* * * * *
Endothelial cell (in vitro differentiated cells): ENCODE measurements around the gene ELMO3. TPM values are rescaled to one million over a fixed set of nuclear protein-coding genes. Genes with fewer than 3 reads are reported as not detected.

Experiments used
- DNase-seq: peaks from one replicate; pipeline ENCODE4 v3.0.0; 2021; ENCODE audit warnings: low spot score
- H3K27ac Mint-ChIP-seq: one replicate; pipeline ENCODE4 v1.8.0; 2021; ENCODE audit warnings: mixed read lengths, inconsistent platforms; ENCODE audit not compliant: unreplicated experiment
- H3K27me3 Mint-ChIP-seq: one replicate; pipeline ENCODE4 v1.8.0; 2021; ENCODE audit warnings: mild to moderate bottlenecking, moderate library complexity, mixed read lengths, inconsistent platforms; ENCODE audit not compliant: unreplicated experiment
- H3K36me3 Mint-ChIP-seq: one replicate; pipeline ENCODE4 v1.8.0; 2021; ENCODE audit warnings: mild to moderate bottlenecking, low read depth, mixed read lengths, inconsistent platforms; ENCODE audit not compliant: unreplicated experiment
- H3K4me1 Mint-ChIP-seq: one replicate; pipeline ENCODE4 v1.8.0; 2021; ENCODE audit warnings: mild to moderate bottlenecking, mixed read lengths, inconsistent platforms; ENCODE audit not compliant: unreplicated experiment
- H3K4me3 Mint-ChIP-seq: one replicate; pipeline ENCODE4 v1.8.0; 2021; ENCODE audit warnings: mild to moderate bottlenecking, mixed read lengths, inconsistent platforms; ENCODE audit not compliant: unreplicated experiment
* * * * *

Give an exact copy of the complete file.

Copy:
Endothelial cell (in vitro differentiated cells): ENCODE measurements around the gene ELMO3. TPM values are rescaled to one million over a fixed set of nuclear protein-coding genes. Genes with fewer than 3 reads are reported as not detected.

Experiments used
- DNase-seq: peaks from one replicate; pipeline ENCODE4 v3.0.0; 2021; ENCODE audit warnings: low spot score
- H3K27ac Mint-ChIP-seq: one replicate; pipeline ENCODE4 v1.8.0; 2021; ENCODE audit warnings: mixed read lengths, inconsistent platforms; ENCODE audit not compliant: unreplicated experiment
- H3K27me3 Mint-ChIP-seq: one replicate; pipeline ENCODE4 v1.8.0; 2021; ENCODE audit warnings: mild to moderate bottlenecking, moderate library complexity, mixed read lengths, inconsistent platforms; ENCODE audit not compliant: unreplicated experiment
- H3K36me3 Mint-ChIP-seq: one replicate; pipeline ENCODE4 v1.8.0; 2021; ENCODE audit warnings: mild to moderate bottlenecking, low read depth, mixed read lengths, inconsistent platforms; ENCODE audit not compliant: unreplicated experiment
- H3K4me1 Mint-ChIP-seq: one replicate; pipeline ENCODE4 v1.8.0; 2021; ENCODE audit warnings: mild to moderate bottlenecking, mixed read lengths, inconsistent platforms; ENCODE audit not compliant: unreplicated experiment
- H3K4me3 Mint-ChIP-seq: one replicate; pipeline ENCODE4 v1.8.0; 2021; ENCODE audit warnings: mild to moderate bottlenecking, mixed read lengths, inconsistent platforms; ENCODE audit not compliant: unreplicated experiment